London radio station Last FM has asked its users to change their account passwords after becoming the latest high-profile firm to own up to the possibility of a security breach.
The company didn't explain why it believed a breach to have occurred but the tone of apologetic urgency was unmistakable.
"We are currently investigating the leak of some Last.fm user passwords. This follows recent password leaks on other sites, as well as information posted online," said a notice on Last FM's site posted late on 7 June.
"We will never email you a direct link to update your settings or ask for your password," continued the notice after asking users to change their password as soon as possible.
Security companies have reported that the number of Last FM passwords stolen could be as high as 2.5 million.
Perhaps there is strength in numbers as far as embarrassment goes, but the latest breach is starting to look like part of a pattern.
"Can it be coincidence? It seems unlikely to me. There's a mystery in the middle of the LinkedIn breach about how they got the data. You have to worry there's a common vulnerability," resident Sophos security expert Graham Cluley told the BBC.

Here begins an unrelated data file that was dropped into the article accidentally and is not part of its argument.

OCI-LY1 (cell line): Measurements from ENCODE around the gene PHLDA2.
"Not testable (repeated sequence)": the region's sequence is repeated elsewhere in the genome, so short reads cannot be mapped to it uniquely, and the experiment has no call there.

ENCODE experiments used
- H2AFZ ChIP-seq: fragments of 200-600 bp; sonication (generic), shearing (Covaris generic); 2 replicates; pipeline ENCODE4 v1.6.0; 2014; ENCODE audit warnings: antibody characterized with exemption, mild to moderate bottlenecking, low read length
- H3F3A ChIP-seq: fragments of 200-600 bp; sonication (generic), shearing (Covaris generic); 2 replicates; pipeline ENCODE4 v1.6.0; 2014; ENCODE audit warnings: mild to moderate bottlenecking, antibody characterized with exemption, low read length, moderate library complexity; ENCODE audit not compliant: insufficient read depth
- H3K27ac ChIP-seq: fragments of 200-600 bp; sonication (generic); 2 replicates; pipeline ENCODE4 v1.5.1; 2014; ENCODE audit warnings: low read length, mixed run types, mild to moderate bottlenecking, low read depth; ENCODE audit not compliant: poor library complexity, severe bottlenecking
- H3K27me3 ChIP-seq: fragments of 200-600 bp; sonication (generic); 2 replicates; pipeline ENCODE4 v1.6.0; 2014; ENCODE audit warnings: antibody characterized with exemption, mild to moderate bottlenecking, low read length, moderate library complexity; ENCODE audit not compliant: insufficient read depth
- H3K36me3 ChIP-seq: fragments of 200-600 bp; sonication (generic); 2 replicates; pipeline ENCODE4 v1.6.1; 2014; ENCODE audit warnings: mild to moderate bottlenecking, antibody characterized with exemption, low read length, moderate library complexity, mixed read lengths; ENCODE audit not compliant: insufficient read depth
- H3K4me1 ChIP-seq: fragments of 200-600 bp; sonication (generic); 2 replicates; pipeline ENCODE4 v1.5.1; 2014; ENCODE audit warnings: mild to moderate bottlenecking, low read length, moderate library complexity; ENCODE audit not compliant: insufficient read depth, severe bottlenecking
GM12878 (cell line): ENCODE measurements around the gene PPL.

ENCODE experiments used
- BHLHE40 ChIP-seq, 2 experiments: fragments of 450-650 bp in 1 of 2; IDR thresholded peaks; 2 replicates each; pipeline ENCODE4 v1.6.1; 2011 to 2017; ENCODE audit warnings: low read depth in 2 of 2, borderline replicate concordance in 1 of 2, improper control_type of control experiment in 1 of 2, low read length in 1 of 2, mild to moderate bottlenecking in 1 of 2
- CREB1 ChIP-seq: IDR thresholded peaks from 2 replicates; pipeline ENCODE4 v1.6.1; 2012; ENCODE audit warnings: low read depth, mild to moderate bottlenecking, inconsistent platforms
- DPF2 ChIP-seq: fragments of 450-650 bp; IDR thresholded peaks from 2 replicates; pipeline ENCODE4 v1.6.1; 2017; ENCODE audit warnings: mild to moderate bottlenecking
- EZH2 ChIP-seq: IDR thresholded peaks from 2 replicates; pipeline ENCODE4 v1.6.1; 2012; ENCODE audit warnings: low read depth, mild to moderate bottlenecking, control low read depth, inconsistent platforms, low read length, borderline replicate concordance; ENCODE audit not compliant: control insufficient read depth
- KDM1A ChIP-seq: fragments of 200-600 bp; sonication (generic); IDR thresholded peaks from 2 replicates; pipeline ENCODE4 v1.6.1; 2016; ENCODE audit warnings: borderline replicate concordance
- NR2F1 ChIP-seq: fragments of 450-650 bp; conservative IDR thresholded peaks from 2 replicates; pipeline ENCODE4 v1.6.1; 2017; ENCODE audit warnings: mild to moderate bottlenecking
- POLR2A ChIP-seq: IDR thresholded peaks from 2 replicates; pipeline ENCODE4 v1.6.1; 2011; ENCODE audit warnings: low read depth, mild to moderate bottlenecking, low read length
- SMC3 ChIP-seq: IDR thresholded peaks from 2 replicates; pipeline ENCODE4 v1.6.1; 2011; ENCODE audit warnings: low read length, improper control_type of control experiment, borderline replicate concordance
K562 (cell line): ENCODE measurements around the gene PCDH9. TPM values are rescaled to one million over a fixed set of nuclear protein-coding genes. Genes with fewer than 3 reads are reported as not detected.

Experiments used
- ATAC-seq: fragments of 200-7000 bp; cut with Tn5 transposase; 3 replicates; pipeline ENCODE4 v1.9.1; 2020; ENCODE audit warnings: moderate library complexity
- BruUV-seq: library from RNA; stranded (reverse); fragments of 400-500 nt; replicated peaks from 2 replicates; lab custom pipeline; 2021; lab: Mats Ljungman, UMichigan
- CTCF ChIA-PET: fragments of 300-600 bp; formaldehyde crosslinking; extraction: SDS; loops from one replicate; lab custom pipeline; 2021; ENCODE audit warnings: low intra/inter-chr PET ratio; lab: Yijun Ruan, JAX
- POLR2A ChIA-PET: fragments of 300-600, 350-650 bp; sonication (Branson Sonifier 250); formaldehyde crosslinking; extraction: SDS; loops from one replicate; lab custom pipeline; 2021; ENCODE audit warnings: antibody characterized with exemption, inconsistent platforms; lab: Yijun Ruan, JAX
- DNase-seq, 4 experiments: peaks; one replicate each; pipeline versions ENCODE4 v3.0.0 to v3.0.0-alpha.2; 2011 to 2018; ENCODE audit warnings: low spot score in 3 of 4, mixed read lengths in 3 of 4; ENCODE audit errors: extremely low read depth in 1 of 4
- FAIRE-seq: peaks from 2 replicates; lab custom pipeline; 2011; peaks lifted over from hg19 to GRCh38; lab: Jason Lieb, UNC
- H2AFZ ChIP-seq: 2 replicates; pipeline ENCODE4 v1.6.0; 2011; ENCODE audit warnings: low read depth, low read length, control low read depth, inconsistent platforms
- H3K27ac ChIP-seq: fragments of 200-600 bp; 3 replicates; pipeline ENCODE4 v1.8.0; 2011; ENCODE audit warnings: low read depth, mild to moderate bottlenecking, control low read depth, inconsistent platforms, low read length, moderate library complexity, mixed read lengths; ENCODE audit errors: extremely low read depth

"The fact is, the only people who know are the hackers and maybe the companies concerned, but they may be struggling to work out what's happened.
Two other sites also appear to have suffered major password breaches in recent days, LinkedIn and dating site eHarmony - the second to hit the latter site in recent times. If a specific vulnerability connects these hacks to one another more breaches will probably follow in the coming days.
Gaining access to passwords does not immediately reveal them as long as they have been 'hashed' - encrypted - but even this technique might no longer be sufficient to deter determined attackers if 'salting (the addition of random elements that makes hash comparison against a lookup table nearly impossible).
"The indiscriminate proliferation of data breaches across all industry sectors should serve as a clear warning that perimeter defences such as encryption and anti-virus software, are no longer enough to effectively protect IT infrastructures and personal information," said Ross Brewer of LogRythm.